two men in hammocks, one is touching the ground and the other is taught

Kegels For Him

Did you know that men can also perform Kegel exercises? I would guess no. Most people tend to relate Kegel exercises with giving birth and other exercises women perform to strengthen their pelvic floor. While that may be true, men can also enjoy the benefits that come with having a stronger pelvic floor.

In this article, I want to tell you how to get stronger pelvic muscles, which helped me have stronger orgasms. Now that I have your attention, let's get started.

What are pelvic floor muscles?

Basically, the “pelvic floor” is made up of a bunch of muscles located in your pelvic region. When you perform Kegel exercises, or Kegels, these are the muscles you are targeting. When your pelvic muscles are strong, they may help with a number of issues, including bladder incontinence and erectile dysfunction (ED).1

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There are a number of things that can weaken your pelvic floor muscles, including prostate cancer treatment. Adding Kegel exercises to your daily routine may help you if you are having problems with incontinence and/or dribble after urination.1

Locating the muscles

You can start by finding the correct muscles to train. I found them this way: When urinating, I tried to stop the flow of urine. When the urine stopped, the feeling helped me locate the muscles. I will admit having trouble the first time I tried to stop my urine. It was a new and different sensation for me.

Also, you can find your muscles by inserting a finger into your rectum and then acting as if you just stopped peeing (the muscles will tighten). Here, I will explain a slightly advanced technique to focus on your pelvic muscles.

I first heard about exercising the pelvic muscles about 20 years ago. My goal was to have stronger muscles in order to have more intense orgasms, nothing more. So, to accurately locate my pelvic muscles, I would squeeze my anal sphincter. I noticed the muscles under my testicles – the pelvic muscles – were also flexing as well.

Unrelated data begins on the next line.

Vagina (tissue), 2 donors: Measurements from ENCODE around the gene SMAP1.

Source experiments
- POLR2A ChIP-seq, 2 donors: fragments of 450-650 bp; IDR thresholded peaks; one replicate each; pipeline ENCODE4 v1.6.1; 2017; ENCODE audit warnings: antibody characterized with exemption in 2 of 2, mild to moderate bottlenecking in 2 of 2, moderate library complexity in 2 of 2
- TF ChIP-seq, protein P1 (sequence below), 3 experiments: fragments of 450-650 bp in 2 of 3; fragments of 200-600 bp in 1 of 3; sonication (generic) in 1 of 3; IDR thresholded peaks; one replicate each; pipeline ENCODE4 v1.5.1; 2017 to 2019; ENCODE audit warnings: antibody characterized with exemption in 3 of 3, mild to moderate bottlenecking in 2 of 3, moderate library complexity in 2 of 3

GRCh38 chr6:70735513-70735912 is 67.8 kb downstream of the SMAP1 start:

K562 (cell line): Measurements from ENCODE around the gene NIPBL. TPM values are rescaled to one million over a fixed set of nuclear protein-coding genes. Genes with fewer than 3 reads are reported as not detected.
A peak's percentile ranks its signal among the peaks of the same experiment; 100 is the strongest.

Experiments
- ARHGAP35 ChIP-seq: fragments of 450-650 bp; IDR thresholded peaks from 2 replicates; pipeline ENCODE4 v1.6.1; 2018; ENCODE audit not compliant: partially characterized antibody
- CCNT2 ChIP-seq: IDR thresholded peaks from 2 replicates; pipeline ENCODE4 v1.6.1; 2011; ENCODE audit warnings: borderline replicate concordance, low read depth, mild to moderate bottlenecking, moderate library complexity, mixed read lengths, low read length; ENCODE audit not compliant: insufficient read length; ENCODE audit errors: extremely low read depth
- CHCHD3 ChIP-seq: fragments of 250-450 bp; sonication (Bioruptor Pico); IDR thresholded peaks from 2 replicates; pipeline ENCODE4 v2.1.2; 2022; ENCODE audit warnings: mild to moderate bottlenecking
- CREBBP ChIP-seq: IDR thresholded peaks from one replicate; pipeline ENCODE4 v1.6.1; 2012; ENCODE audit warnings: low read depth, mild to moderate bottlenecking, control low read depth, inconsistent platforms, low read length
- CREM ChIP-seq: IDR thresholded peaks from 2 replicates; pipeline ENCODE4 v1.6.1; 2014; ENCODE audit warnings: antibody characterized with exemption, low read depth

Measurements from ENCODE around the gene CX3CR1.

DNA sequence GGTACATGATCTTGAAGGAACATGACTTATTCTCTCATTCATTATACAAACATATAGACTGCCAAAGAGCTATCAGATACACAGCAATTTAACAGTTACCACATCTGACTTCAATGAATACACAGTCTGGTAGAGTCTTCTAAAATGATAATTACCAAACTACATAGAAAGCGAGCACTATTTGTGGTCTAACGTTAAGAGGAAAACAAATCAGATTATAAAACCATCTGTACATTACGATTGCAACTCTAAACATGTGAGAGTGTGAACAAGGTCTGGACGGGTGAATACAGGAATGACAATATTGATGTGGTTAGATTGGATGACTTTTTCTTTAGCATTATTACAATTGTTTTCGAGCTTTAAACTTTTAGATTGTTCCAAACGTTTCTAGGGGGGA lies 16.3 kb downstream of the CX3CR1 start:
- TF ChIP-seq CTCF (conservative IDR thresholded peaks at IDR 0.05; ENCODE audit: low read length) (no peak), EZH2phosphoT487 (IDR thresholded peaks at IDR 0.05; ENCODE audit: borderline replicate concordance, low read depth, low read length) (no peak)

Over time, I taught myself to stop squeezing my sphincter and only squeeze the pelvic muscles. After exercising for a few weeks, the stronger muscles led to incredible orgasms. With that said, let's discuss the technique for exercising the muscles.

Kegel exercises for prostate cancer

One technique for exercising the pelvic muscles can be to contract the anal sphincter, hold for 3 seconds, then relax and repeat. To get started, you may do 1 set of 10 Kegels (squeeze, hold 3 seconds, relax). Personally, I do 3 sets a day – one set during breakfast, another during lunch, and the last during dinner. Just 30 contractions per day . . . easy, right?

As you can see, this is a fairly simple method of doing pelvic floor exercises. If you are still unsure whether you are doing the exercises correctly, you can put your fingers behind your testicles and feel the muscles tighten and relax as you squeeze.

Also, I want to add that I DO NOT recommend using the urine stop/start method to exercise your pelvic muscles. I just used it to help locate them.

A few words of support

So, as I bring this article to a close, I would like to add a few words of support. Try to remember:1

  • Be consistent. Try to get in the habit of doing your Kegels at the same time every day. You can exercise while driving to work, waiting for the train, or watching the news. And no one will ever know.
  • Focus on the benefits. Exercising your pelvic muscles can have benefits for issues ranging from incontinence to ED.
  • Notice the results. As your muscles get stronger, you may begin to notice positive changes. You may notice a decrease in urinary leakage, a stronger erection, or more pleasure.

If you are having trouble locating your pelvic muscles or exercising them correctly, ask your doctor to discuss this further with you.

This article represents the opinions, thoughts, and experiences of the author; none of this content has been paid for by any advertiser. The team does not recommend or endorse any products or treatments discussed herein. Learn more about how we maintain editorial integrity here.

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